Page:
I actually think Infamous 2 almost has a neat idea - being an electrical superhero, Cole can heal himself up by sucking power out of a lamp-post, electric light, passing car or whatever. The game lets itself down by having health recover anyway if you're out of the immediate line of fire for any length of time, making seeking electricity more than a few feet away pointless. I'd love a version where you had more health total, but it didn't regenerate at all without electricity: it'd avoid the arbitrariness of health kits since you can see at a distance whether somewhere has few or many sources of electricity, and discourage turtling as hiding behind a brick wall won't do any good if there's no electricity to be had (and also if sources got tapped out for longer when used - another problem Infamous has is that the need to find a new source when one is drained goes away when the thing is usable again within ten seconds).

I'd also love to see more health regen systems built around special attacks or killstreaks or combos or whatever - something where playing the game rather than hiding behind a waist-high wall and essentially not playing the game for a bit would be key to surviving.
posted by emmtee at 11:34 AM on June 14, 2011 [4 favorites]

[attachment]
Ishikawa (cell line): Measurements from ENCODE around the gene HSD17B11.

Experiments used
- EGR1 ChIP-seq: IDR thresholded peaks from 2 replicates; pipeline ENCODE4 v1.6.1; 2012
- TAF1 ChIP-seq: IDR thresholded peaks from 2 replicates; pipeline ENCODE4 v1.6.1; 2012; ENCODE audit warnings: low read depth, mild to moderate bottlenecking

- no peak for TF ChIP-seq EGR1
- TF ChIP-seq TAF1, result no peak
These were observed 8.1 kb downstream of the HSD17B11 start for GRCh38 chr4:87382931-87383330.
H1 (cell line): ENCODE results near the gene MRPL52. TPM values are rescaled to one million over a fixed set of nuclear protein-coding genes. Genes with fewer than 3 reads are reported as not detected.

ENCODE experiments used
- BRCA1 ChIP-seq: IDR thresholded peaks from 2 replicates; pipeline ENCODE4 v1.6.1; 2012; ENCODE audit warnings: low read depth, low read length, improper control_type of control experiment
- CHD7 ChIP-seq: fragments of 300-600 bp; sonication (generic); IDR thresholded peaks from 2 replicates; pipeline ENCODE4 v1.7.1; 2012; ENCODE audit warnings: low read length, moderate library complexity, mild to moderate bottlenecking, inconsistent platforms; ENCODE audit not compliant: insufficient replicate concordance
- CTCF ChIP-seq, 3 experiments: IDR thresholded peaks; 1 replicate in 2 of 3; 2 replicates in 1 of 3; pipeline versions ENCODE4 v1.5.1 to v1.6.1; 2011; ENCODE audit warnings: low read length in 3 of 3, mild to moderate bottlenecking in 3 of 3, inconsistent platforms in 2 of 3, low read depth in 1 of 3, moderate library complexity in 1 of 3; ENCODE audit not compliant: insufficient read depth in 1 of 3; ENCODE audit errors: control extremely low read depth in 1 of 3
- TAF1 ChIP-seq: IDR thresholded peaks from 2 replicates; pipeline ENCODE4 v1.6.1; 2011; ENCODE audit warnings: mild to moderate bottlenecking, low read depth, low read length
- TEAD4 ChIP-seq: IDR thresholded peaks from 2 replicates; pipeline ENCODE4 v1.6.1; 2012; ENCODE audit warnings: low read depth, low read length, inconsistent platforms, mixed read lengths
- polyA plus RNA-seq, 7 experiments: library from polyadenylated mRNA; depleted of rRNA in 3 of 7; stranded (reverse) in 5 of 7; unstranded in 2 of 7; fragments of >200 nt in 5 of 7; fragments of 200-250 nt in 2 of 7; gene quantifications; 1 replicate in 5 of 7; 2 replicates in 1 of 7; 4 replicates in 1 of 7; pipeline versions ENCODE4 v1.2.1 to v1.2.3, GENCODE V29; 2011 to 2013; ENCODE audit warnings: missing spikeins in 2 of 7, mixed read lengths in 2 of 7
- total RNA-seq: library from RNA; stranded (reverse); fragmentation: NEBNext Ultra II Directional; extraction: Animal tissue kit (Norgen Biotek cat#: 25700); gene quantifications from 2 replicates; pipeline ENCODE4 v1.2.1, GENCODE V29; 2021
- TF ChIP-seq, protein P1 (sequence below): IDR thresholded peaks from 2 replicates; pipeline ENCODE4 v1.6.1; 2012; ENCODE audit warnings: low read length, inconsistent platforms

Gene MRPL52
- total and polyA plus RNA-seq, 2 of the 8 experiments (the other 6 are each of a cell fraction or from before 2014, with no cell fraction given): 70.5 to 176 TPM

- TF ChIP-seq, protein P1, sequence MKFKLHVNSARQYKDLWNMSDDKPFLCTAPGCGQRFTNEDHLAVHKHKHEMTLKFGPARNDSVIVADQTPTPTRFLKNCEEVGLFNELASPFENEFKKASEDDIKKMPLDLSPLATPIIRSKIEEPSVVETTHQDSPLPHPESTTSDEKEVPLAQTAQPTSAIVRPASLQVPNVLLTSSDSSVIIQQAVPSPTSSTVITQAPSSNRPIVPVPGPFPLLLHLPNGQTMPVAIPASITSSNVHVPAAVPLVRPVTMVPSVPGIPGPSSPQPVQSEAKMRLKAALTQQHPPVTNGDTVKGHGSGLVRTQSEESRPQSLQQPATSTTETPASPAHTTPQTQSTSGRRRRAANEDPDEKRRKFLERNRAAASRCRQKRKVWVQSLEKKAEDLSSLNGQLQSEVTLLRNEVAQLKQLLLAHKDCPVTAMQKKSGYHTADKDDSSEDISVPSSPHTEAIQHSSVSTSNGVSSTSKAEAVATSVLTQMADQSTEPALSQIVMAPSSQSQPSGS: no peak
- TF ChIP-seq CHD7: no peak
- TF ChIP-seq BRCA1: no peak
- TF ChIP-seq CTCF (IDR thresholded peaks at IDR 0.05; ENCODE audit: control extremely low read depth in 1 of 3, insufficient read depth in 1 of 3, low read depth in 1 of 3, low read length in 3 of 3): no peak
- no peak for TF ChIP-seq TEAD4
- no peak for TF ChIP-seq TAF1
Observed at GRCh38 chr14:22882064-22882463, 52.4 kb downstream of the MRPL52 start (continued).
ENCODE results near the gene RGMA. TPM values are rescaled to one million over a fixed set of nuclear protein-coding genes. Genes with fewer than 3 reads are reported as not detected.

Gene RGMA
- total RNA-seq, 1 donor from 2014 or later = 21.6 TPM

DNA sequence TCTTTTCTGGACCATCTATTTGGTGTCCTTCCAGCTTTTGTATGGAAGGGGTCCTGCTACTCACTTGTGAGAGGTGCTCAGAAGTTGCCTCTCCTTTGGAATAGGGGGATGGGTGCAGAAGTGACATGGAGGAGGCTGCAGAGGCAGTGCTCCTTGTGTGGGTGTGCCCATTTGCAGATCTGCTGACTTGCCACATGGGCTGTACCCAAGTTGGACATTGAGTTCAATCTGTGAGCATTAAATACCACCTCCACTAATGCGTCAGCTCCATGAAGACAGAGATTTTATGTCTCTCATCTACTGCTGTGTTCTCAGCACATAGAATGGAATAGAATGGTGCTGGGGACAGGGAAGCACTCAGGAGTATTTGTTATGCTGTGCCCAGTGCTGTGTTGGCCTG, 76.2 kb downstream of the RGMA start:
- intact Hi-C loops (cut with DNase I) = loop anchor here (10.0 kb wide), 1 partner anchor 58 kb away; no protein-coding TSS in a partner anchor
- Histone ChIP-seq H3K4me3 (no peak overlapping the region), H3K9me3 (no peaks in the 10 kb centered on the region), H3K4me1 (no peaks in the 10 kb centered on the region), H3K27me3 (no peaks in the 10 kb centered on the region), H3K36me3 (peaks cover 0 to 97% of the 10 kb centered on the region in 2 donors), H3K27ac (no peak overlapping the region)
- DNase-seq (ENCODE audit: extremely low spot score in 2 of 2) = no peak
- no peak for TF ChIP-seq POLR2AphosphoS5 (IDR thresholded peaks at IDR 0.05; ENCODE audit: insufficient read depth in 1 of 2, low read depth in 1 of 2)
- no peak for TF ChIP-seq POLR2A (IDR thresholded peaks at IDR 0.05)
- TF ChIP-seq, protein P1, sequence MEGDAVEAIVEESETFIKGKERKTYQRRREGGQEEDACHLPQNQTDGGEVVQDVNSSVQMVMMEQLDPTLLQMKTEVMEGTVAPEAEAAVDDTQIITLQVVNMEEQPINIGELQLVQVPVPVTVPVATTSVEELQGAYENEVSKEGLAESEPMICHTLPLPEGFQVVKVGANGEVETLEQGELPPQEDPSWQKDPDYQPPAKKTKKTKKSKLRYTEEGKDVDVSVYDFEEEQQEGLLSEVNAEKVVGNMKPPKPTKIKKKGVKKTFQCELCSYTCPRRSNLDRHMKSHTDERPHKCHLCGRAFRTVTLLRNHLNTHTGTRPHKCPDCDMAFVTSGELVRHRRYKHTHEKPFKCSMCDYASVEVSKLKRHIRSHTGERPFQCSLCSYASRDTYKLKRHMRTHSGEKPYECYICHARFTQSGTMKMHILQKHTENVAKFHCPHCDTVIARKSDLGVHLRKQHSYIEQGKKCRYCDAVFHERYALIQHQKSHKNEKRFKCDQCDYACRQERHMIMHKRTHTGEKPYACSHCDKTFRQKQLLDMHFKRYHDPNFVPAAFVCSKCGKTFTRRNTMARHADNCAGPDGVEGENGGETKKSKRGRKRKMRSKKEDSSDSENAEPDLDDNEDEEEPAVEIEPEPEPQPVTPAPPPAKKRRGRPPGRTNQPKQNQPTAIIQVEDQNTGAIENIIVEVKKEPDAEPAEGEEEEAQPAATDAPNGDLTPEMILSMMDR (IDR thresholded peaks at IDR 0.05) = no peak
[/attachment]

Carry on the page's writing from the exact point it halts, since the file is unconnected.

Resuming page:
KChasm: "Alright, I didn't write this, and I don't know who did, but it was too interesting to not pass on, true or not..."

I love that. I've always had a soft spot for cheerful strained analogies delivered without ever showing the strain.

Apparently, no one knows who wrote it. I'm googling for it, and it keeps appearing as people passing it along as "I didn't write this." I think it might be a review by SkyNet.
posted by Drastic at 11:36 AM on June 14, 2011 [3 favorites]


Emmtee, oddly enough DNF does a bit of that. Using Duke's up-close finishing moves refills his health...er, "ego"...instantly. Of course it doesn't matter much thanks to the same issue inFamous had, but it's still there.
posted by Holy Zarquon's Singing Fish at 11:41 AM on June 14, 2011


Portal:
You get shot - game response: "Don't stand there."
You keep getting shot - game response: "What did I just tell you?"
You insist on getting shot repeatedly - game response: "Fine, if you're gonna be like that, I'll just spare you the confusion and end your life here. Give it another go."

Modern Warfare et al.:
You get shot - game response: "Dude where'd that come from?"
You keep getting shot - game response: "Dude, find some cover!"
You insist on getting shot repeatedly - game response: "Fuck those guys in that direction! Just hide so you can heal at Wolverine speed."

Apples and oranges? Yes, definitely (first person puzzler vs. first person shooter). But as more and more games adopt the recharging health I find myself taking greater risks in said games, because I know it'll all be cool once I find something to cower behind and manage to defend myself for a sufficient amount of time.

And then you have the old skool _shooters_ like Doom where you had X amount of health, took damage, and needed those pickups to keep going. Thinking back to my youth, that system resulted in much more visceral experiences - you always had the option of restarting the level or loading the last save, but you could find yourself facing a boss with 10% health. I think it was just basic gambling instinct - if you could beat the boss with 10% you were 90% more awesome than someone who did the same with 100% health.